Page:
'Setting the date of the Frosh' Climaxing intensive preparations
Frolic for Friday, March 22, and lasting fo: several months, Cosmo-
naming the various sub-commit-politan Club will present their
tees, the committee in the charge [sixth annual International Night
of this annual event met last Tues- f program, "Humanity" tonight at 8
day night at the Union in their o'clock in Hill auditorium.
first assembly as a committee of Representatives of more than 42
the whole. nations will participate in the
The date of the frolic is two many scenes which have been de-
weeks from tomorrow, but the com- vised. The entire production will
mittee felt itself able to arrange be in many ways a distinct depart-
for all the details within this time, ure from its five predecessors in
said Kenneth McCallum, '32, gen- point of embodying a central
eral chairman of the party. The theme instead of having simply a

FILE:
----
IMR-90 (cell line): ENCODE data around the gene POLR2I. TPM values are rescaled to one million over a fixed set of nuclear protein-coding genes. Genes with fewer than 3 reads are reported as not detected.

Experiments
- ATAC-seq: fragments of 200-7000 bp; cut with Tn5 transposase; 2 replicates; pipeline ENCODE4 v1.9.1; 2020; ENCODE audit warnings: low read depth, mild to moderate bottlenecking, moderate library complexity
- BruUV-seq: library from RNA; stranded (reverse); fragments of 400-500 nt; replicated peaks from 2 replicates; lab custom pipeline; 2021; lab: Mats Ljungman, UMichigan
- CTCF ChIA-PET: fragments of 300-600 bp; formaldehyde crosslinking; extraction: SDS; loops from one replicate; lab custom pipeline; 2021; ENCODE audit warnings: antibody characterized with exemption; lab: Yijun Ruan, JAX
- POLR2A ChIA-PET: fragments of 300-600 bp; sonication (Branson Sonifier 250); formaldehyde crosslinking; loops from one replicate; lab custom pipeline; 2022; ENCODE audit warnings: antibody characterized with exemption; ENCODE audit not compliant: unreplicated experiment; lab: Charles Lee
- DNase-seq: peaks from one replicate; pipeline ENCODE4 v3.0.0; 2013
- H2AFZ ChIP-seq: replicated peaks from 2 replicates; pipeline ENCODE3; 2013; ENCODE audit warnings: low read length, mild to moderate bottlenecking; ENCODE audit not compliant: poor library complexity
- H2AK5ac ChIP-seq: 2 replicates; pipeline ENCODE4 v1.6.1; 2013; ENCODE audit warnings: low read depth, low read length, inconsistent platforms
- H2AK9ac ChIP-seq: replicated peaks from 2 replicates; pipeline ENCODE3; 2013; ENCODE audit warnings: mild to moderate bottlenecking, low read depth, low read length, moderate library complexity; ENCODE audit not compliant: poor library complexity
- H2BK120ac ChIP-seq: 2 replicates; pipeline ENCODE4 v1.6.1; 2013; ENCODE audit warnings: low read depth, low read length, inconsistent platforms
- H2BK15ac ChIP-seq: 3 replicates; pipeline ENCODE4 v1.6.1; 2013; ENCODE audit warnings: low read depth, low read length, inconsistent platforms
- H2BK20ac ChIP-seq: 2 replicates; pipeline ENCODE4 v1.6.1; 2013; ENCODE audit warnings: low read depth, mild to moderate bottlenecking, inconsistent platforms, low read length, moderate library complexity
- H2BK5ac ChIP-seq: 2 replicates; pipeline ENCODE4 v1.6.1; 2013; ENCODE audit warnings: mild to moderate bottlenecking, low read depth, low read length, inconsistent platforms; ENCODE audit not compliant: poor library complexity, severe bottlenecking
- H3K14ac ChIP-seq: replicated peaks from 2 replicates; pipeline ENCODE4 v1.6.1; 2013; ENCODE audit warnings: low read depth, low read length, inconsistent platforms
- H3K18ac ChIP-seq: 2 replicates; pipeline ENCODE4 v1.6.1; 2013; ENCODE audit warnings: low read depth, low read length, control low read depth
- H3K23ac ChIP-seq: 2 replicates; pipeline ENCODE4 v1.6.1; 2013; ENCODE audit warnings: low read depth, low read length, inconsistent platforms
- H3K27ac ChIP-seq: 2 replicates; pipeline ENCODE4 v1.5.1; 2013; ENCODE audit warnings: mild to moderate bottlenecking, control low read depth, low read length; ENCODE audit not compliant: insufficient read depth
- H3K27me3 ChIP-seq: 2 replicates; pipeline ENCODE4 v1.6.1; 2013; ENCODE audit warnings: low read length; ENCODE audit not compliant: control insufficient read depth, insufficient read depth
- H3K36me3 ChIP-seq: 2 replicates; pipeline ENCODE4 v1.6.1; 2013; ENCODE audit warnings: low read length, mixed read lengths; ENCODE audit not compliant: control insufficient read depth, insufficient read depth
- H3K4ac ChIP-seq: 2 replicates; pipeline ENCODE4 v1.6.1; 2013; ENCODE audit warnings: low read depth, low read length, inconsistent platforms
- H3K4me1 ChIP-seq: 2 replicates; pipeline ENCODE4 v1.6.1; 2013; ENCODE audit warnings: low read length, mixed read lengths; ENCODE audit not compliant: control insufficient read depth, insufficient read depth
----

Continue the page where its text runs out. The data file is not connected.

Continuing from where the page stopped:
29th comes on Good Friday, he loosely woven string of numbers.
pointed out, and the committee de- l Th entirevdirection has been left
cided to hold the party before to Mrs. W. C. Rufus, who has been
Spring vacation. Strong opposi- { in full charge of the preparations.
tion was raised to this, but was !The general chairman for Interna-
voted down twice. tional Night is Maximo G. Bueno,
Securing of an orchestra wasGrad
placed in charge 'of Harry Benja- ,Gia.e,,u.ti
min, '32, who said that already The up ad tend of hum anity
offers had been received from sev-
eral well-known musical organizfrom the prehistoric age toward
ations. Alfred Palmer, '32, wasthe cosmopolitan ideal of world
named assistant chairman, and unity and peace. The 1929. theme
was also placed in charge of tick- [constitutes a further dcvelopment
ets. John Bierce was named sec- on the theme of last year, "Above
roay. I all naions is humanity," f
rotary. --
Jay Sikkenga, -'32, was named l One of the outstanding numbers